The other part of the seminar talked about the skills needing most improvement from an employers perspective. These ranged from the ability to manage your own time and prioritise tasks, to knowledge of products and services, and customer handling. It’s a little frightening that there is thought to be a deficit in these areas by employers but here, too, there are plenty of courses on time management, how to manage customers, and depending on your area of responsibility, how to learn more about the products and services you’re responsible for.
To help you find the skills you need, we’ve explained soft skills and why you need them and listed some of the online soft skills courses available.
Are you a Rising Star?
For me, I believe what’s key is no matter which sector or business you are in, your skills, knowledge and experience are what differentiate you from everyone else. Finding ways to keep developing and growing through learning is vitally important once you leave formal education because it’s who you are and what you bring to a team and an organisation that matter. Take every opportunity you can to take on new responsibilities, put your hand up, say yes to the opportunity to do new things and you will go far. The way we work and the jobs we do will keep changing so although, of course, specific qualifications and certified training are important to show competence, the power of soft skills is in adding to your personal tool kit.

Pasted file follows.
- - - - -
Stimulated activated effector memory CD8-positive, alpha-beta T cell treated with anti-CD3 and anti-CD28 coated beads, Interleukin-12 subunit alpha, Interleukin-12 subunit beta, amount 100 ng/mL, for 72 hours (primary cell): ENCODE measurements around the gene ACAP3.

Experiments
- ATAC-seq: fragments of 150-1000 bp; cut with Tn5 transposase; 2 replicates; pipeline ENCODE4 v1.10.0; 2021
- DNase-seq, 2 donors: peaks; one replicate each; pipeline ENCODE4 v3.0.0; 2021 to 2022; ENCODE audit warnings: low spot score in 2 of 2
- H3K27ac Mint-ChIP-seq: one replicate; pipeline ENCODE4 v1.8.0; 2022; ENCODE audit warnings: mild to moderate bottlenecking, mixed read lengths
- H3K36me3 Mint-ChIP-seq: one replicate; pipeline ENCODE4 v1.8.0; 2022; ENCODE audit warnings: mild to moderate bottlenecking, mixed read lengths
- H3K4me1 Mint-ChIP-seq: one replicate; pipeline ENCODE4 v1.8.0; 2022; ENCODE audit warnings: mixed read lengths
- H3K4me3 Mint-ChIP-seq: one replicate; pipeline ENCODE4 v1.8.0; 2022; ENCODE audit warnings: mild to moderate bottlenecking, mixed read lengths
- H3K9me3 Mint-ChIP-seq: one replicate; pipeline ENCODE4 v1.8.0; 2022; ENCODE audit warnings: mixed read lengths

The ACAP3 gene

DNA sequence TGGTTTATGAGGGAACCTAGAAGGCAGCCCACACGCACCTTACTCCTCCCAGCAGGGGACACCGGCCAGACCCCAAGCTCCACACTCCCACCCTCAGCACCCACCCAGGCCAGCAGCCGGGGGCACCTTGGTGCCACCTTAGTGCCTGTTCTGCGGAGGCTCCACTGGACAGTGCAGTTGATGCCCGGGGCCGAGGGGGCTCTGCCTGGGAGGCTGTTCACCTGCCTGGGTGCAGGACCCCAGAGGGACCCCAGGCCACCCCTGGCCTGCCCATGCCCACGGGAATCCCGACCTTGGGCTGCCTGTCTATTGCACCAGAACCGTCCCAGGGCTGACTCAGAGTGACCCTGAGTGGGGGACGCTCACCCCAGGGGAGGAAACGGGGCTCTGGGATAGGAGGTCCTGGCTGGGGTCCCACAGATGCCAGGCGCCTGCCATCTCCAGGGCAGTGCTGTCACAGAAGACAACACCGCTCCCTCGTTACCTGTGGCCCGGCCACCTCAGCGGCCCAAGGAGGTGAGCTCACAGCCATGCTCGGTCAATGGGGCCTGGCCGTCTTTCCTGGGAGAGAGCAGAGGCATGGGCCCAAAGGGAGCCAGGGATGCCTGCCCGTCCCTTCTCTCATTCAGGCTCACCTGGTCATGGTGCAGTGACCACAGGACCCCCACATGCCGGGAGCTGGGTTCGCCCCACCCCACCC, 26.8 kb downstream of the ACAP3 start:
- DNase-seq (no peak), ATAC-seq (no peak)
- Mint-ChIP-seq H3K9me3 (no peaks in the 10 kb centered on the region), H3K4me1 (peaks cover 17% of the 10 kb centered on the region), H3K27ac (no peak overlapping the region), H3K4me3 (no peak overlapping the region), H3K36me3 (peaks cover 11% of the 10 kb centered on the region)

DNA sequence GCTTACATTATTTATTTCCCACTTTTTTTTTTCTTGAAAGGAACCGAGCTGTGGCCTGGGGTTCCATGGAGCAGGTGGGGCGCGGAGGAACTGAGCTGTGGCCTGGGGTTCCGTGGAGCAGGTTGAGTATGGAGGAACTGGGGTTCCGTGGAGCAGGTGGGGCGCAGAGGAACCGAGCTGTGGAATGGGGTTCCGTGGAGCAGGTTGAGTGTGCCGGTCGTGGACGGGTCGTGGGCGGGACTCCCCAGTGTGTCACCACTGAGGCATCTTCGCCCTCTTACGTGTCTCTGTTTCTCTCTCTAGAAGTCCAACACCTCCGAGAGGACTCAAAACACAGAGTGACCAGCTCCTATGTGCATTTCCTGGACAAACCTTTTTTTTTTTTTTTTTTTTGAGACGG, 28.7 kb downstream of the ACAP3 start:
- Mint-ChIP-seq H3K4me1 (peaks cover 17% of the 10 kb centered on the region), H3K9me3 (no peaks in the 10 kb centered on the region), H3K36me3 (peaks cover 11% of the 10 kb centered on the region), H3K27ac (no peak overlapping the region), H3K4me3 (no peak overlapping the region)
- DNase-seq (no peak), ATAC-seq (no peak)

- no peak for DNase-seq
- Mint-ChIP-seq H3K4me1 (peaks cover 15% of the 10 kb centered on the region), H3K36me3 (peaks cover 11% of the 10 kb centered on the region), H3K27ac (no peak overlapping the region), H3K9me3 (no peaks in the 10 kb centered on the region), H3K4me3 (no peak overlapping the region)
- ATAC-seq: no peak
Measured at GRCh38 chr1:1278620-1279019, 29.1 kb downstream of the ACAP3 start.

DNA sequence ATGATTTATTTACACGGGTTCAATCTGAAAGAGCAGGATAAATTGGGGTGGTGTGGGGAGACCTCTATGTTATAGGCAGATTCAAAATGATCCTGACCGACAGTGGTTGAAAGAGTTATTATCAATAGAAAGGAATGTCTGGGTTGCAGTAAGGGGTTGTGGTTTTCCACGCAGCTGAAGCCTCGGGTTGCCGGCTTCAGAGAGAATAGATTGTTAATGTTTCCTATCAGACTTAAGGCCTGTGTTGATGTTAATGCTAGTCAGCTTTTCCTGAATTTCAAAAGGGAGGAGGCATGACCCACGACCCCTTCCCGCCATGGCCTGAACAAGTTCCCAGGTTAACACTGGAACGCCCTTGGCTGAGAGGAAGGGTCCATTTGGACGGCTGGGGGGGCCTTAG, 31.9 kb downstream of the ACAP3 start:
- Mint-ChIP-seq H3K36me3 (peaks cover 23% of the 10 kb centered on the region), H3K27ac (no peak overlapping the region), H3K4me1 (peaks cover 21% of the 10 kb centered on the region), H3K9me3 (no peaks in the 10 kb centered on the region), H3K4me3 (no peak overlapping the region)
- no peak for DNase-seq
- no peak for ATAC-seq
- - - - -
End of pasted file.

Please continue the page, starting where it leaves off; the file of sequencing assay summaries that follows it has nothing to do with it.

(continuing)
And why not start by checking out our Rising Star Awards? If you meet the criteria (18-30 years of age, working in our sector) and can demonstrate why you want the funds and how they will help you become more rounded and capable, we’d love to hear from you.
Ready to boost your skills, or know someone that is? Fill in this application form and return it to us before 7 March 2021.
We spoke to Julia Cole, Trustee of The Printing Charity and long term employee of the print sector, to get her views on how to approach personal development.
Knowing where to start with personal development can be hard, so why not think about finding a mentor? I’m fortunate to have acted as a mentor for many young people over the years and often suggest the following as a starting place:
- List your strengths and weaknesses
- Think about what direction you want to take
- Look at where there are gaps in your knowledge in order to reach these goals
Once you know the answers to these questions, you can create a personal development plan, with tangible actions you need to take.
Finding the right mentor
A mentor can help you create this plan, or help you execute it, especially if they have expertise in the areas you need support with.
The big benefit of having a mentor is how they can help you assess your objectives from a different perspective. A mentor may inspire you with thoughts or suggestions you might not have considered before. With the benefit of your combined experience, you can tackle your plan and work out those goals, and what training may benefit you on a long-term basis.
Do you know someone that would make a good mentor? Perhaps they are a colleague at work or a friend? Make sure to choose someone you feel comfortable with and who understands your desire to develop and grow.
Could you be a Rising Star?
I am thrilled about this year’s launch of the newly rebranded Rising Stars Awards, coming at just the right moment in these challenging times. Together with a mentor, you may have revealed the new skills you are missing, and what training opportunities are available.
Once you know what you need to accelerate in your career, apply to be a Rising Star and you can win a grant of up to £1500 to pay for the training you need.
Complete the application form before 7th March.